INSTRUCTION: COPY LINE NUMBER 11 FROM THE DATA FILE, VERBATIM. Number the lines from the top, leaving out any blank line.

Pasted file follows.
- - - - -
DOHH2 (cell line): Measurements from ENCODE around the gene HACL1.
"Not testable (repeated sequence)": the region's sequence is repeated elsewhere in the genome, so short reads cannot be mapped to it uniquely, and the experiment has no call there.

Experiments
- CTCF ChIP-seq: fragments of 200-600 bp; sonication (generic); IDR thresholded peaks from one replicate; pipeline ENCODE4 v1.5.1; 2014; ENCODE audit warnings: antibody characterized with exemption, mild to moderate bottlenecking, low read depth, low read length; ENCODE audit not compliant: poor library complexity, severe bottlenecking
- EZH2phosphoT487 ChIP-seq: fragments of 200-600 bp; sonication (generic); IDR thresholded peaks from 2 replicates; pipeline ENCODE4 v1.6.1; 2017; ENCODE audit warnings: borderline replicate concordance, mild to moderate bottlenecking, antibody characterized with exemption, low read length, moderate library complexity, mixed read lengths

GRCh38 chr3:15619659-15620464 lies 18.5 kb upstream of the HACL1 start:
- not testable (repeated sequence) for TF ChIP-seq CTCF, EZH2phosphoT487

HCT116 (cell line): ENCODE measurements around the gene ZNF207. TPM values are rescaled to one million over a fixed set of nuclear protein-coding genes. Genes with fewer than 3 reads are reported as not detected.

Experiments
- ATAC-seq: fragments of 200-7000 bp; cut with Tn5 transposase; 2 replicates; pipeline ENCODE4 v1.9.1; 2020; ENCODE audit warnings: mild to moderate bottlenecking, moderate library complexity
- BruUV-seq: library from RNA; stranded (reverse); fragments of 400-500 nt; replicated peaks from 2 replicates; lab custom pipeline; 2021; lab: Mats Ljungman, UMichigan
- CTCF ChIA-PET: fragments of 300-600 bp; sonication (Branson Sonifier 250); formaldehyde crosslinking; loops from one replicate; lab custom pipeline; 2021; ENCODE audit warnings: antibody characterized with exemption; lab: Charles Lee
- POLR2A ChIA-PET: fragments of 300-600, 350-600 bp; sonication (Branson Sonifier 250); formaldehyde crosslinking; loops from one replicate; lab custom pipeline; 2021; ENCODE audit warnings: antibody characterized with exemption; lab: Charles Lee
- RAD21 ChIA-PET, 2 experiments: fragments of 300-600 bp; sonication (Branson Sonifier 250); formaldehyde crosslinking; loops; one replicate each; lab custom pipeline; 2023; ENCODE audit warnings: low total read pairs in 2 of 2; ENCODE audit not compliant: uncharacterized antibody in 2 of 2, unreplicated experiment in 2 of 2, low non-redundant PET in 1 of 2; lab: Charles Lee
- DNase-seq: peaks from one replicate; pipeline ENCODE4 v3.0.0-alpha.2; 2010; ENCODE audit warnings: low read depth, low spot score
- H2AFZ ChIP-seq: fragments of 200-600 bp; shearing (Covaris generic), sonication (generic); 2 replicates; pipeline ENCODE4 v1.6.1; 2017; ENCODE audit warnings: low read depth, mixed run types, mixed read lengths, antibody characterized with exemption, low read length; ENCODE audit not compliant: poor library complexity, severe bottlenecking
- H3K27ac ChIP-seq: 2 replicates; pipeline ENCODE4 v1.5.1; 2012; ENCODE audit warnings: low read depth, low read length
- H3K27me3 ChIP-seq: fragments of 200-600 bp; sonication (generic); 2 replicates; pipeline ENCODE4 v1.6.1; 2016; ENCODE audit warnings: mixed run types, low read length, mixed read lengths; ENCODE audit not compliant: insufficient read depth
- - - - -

- BruUV-seq: library from RNA; stranded (reverse); fragments of 400-500 nt; replicated peaks from 2 replicates; lab custom pipeline; 2021; lab: Mats Ljungman, UMichigan